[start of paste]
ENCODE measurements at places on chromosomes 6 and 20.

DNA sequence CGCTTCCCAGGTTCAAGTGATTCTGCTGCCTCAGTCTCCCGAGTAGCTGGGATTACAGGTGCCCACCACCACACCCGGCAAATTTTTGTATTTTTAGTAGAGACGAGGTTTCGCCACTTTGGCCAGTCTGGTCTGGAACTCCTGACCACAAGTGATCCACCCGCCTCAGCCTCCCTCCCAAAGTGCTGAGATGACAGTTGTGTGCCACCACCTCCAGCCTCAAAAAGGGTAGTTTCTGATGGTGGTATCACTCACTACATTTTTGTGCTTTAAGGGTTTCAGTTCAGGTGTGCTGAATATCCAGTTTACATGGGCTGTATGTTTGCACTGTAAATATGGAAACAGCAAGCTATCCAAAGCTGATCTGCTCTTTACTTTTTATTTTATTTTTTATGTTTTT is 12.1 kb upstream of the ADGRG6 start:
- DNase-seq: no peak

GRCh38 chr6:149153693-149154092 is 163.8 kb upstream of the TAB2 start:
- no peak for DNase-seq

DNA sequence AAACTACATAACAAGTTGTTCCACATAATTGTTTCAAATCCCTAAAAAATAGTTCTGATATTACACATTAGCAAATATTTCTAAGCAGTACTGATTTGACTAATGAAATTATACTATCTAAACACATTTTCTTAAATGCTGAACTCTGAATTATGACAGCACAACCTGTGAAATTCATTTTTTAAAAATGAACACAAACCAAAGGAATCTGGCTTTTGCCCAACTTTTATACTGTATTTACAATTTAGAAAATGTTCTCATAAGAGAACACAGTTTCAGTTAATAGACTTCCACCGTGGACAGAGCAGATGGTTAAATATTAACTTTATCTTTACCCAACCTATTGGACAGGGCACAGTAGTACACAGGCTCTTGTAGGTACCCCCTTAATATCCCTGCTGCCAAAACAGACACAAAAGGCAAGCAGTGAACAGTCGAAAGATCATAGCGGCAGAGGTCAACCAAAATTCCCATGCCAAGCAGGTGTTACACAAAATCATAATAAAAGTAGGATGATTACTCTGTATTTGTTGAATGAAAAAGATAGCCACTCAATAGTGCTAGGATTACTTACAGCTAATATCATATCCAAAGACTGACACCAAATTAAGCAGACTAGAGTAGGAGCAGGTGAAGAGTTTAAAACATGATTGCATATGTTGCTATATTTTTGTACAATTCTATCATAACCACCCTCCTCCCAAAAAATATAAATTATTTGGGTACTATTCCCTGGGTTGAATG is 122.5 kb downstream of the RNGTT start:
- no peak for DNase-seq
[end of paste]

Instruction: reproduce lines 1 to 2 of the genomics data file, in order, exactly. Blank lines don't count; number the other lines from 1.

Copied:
ENCODE measurements at places on chromosomes 6 and 20.

DNA sequence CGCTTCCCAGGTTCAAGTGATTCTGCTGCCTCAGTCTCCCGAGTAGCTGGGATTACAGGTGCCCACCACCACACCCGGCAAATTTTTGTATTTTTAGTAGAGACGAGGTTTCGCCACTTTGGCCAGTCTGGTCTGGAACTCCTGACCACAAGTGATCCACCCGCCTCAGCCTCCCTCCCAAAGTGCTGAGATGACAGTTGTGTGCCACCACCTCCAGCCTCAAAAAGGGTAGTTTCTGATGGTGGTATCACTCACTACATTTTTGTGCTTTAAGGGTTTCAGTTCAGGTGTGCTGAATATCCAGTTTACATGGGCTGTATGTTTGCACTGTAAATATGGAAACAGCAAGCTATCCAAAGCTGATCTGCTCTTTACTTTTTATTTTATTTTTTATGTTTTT is 12.1 kb upstream of the ADGRG6 start: